This blog could be subtitled “When in Rome you write your weekly gardening blog in advance of your trip!”
Had I not been in Rome, I would have been at the first RHS Chatsworth Flower Show. You would have enjoyed the Plews view of a Derbyshire backdrop to show gardens and floral marquee. I’m sure you can wait till next year for that as its likely to get some TV coverage this year.
However, I‘m planning to be at both RHS Hampton Court Flower Show and RHS Tatton Park Flower Show in July, so you’ll get plenty of comments and photos next month.
It’s not only June already, but this is the second gardening blog of the month. 2017 is positively racing away and our gardens are in hot pursuit. Turn your back for a minute (or go away on holiday) and the plants shoot up a few more inches, or burst into bloom from tight buds.
Midsummer falls in June even though it’s the first of the summer months. And those long daylight hours keep flowers and vegetables growing apace, so there’s lots to do in the garden. What inspiration can we as gardeners take from Ancient Roman Gardens to ensure we have time to sit and eat the strawberries we’ve just picked?
Ancient Roman Gardens – the Gardeners
During the time of the Roman Empire, ‘topiarus’ meant gardener. That is to say, the gardener you employed rather than the wealthy gardeners who wrote some of the early books on gardening and gardening techniques.
Pliny the Elder is one of chief sources we have for Roman gardens, the flora available to gardeners and agricultural techniques in the 1st century AD. He was killed when Pompeii erupted. Pliny gets mentioned elsewhere in the Plews Potting Shed gardening blogs.
His Natural History was a compilation of material from various sources, running to 37 volumes. Pliny used the Roman, or Latin synonyms for many Greek plant names, which enabled the identification of plants from earlier Greek writings. He also recorded the introduction in to Italy of new horticultural species.
Many of Pliny the Elder’s tips on planting, irrigation, pruning and manuring are as useful to day as they were then. In fact, many of the practises he records are still carried out in potting sheds all over Italy, Britain and world-wide.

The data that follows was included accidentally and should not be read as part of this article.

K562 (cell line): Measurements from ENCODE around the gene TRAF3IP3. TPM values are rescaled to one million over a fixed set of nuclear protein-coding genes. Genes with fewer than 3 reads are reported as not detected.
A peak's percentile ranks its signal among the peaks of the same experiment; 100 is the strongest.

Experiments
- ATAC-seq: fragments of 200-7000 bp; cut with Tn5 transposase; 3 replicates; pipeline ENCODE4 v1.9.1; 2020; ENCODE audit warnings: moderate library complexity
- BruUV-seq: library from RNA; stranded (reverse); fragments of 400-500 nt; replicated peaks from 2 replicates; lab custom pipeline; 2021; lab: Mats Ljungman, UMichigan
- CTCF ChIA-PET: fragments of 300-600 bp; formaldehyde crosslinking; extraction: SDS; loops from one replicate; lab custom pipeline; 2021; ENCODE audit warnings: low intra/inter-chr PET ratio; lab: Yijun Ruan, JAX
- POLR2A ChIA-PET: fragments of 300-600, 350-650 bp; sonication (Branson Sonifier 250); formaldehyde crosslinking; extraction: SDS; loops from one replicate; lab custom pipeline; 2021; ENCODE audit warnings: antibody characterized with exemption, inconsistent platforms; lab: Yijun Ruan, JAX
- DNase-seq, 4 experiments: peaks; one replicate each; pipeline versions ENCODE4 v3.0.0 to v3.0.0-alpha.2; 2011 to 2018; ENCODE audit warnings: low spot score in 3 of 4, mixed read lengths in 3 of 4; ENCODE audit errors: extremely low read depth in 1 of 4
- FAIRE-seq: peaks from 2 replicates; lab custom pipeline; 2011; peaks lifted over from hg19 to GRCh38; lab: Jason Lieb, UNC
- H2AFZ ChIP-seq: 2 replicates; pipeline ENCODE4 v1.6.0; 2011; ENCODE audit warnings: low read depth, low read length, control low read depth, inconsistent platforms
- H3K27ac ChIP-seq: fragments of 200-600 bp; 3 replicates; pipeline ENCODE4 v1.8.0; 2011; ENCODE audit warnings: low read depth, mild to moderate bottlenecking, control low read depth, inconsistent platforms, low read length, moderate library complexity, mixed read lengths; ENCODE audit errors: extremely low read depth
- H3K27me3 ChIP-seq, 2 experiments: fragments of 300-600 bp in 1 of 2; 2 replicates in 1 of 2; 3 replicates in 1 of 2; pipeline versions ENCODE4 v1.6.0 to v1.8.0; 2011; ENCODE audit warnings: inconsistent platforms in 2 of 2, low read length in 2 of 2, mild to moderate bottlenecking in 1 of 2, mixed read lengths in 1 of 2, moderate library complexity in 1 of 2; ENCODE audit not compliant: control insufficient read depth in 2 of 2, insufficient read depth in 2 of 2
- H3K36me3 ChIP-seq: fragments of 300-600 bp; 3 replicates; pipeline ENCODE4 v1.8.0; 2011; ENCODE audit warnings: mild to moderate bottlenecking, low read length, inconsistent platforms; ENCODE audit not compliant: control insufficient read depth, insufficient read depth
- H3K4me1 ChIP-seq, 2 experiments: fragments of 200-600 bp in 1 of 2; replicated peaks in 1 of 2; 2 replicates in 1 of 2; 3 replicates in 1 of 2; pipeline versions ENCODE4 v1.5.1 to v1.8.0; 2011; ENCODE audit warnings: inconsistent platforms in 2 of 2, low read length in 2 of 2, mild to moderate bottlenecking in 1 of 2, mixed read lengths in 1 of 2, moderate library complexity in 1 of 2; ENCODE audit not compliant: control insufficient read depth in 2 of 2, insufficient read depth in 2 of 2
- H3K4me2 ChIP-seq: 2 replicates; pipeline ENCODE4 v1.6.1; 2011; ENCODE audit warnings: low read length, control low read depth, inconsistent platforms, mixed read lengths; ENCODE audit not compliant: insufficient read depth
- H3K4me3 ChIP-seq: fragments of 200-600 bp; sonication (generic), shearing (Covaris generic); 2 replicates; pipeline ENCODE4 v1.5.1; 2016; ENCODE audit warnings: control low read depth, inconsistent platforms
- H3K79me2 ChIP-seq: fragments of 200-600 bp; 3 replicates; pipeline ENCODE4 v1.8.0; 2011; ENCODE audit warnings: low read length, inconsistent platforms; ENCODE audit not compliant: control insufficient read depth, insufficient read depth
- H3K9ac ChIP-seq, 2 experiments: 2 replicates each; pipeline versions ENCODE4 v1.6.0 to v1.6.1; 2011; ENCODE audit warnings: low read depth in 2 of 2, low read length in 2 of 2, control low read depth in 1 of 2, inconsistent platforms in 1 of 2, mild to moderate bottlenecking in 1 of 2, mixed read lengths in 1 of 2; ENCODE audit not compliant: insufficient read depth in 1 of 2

Ancient Roman Gardens – Topiary
From being the description of a profession, topiarus became a style of pruning. Topiary – the art of shaping trees into fantastic shapes – became very popular in Roman gardens.
Whilst I’m not on a garden tour of Rome, I may spot a few examples of Italian topiary as this style of gardening became popular again during the Italian Renaissance. Although possibly not the name of the garden owner and their gardener. Which is what Pliny the Younger (nephew to the Elder Pliny) had created in the topiary hedge in his grand garden in Tuscany.
For more on topiary and how you could incorporate it into your garden, why not read Topiary – Easy Maintenance Gardening? And yes, you did read that blog title correctly!
Ancient Roman Gardens – Herbs and scented shrubs
Large gardens surrounding villas had the space to lay out ornamental gardens with terraces and shady walks beneath cypress trees.
Kitchen gardens and an orchard would lie a short distance away, growing some of the essential food for the household.
Town gardens were smaller, some only a courtyard. We have a lot of archaeological information from Pompeii, which, combined with the writings of Roman gardeners give us a good idea of their layout.
Whether in a large villa garden or a town courtyard garden, a hortus, you would recognise many of the plants. Just as small gardens today have to work hard, so too did those gardens. Edible plants which scented; evergreens for ceremonial purposes and shade were all grown.
The list below mentions a few which would be appropriate for a wide range of modern day gardens and garden styles.
Bay, Laurus nobilis
Box, Buxus sempervirens
Fennel, Foeniculum vulgare
As they would grow in pots and large containers, the plants are suitable for courtyard gardens and small gardens. The Rosemary, as well as the Box could be used to create topiary shapes, although perhaps not if you were using it for cooking on a regular basis. If you live in northern areas, the Myrtle may need some frost protection.
Ancient Roman Gardens – Fruit
The grape vine and the Olive, Olea europea, are two fruits which are very obviously Roman on origin. Peaches and citrus fruits, which will need winter protection in most of Britain are others which could give you pleasure in your summer garden. Indeed, many of the citrus trees will fill your winter conservatory with a heady scent from their flowers. And possibly a lemon for your Christmas gin and tonic.
Perennial fruit can be an excellent choice for those who would like to grow some of their own food but are short on time. Check out the Plews gardening blog Easy Maintenance Edible Gardens to see what I mean.
And as for those strawberries…well I’m enjoying some I picked earlier from my garden before I go off to pack. And I can most definitely inform you that this is something we have that is better than the any in ancient Roman gardens. They would have had the small wild strawberry to eat. Whereas we’re benefitting from years of breeding and cultivation to grow a larger, tasty, sweet fruit. Yum.